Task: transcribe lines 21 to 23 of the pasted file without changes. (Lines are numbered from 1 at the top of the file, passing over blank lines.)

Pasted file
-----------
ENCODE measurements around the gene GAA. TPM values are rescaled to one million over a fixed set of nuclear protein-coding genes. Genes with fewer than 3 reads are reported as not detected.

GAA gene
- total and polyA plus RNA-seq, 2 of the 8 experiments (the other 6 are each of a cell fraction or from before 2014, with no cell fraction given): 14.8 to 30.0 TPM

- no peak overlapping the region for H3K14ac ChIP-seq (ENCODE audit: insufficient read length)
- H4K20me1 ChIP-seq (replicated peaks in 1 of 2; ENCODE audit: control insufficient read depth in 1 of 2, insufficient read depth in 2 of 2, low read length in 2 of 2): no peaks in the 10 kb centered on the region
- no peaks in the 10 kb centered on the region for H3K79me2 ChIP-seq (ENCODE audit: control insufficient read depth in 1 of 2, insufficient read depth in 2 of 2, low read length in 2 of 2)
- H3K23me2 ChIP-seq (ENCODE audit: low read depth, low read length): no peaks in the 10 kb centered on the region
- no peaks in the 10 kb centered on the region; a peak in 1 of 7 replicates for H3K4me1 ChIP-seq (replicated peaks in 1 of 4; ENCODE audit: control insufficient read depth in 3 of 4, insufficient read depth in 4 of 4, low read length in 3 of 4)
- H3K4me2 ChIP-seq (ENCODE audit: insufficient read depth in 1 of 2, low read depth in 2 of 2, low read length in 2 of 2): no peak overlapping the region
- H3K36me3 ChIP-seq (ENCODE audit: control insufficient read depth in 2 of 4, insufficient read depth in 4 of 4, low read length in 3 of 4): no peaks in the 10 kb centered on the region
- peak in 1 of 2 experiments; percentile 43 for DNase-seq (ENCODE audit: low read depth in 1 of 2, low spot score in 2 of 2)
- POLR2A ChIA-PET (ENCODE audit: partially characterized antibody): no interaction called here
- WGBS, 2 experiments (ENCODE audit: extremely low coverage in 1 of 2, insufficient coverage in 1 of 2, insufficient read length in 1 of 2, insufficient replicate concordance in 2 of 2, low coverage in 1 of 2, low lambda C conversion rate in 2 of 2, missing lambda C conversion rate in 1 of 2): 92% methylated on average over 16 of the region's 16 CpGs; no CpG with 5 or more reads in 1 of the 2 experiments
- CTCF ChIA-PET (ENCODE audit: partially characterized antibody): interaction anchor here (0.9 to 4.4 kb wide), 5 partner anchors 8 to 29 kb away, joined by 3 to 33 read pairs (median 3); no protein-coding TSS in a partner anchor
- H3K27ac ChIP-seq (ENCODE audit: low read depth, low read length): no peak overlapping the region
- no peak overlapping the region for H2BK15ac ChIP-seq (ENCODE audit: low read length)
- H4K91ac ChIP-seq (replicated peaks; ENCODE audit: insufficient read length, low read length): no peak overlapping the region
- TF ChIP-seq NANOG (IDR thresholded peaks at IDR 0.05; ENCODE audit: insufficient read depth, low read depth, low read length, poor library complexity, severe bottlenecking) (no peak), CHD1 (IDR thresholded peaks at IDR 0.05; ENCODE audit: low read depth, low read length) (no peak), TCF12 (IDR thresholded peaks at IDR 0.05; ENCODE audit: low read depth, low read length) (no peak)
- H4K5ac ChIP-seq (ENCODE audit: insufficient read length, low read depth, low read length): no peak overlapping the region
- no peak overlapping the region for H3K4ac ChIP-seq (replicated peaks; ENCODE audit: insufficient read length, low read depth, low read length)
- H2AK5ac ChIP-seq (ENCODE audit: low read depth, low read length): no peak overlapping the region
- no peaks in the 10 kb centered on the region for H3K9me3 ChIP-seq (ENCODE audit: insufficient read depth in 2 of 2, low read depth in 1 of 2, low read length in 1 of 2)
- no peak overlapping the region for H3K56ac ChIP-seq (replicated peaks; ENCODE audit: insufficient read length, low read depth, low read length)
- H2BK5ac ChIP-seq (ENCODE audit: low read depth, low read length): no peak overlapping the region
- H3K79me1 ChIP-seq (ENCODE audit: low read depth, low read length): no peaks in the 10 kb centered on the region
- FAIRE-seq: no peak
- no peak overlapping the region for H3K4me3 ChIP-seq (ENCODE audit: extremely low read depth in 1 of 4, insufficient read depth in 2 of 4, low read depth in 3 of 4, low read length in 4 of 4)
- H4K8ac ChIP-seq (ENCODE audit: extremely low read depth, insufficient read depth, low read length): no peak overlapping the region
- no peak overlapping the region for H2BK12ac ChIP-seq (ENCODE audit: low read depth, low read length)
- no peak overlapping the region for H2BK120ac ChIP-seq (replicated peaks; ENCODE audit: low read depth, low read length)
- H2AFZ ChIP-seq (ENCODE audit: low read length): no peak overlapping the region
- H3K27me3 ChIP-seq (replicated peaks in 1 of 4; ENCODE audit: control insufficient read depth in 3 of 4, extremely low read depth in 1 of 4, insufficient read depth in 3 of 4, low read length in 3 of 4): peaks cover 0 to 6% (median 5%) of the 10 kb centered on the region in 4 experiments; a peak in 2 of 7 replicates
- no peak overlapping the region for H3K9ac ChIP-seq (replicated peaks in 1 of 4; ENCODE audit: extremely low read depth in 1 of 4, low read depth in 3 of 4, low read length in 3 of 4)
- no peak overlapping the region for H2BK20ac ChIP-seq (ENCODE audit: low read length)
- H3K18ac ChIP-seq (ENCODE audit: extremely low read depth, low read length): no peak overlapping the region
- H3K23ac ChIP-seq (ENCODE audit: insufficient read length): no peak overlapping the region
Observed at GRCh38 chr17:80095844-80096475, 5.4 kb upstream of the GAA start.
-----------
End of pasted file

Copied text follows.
- H2AK5ac ChIP-seq (ENCODE audit: low read depth, low read length): no peak overlapping the region
- no peaks in the 10 kb centered on the region for H3K9me3 ChIP-seq (ENCODE audit: insufficient read depth in 2 of 2, low read depth in 1 of 2, low read length in 1 of 2)
- no peak overlapping the region for H3K56ac ChIP-seq (replicated peaks; ENCODE audit: insufficient read length, low read depth, low read length)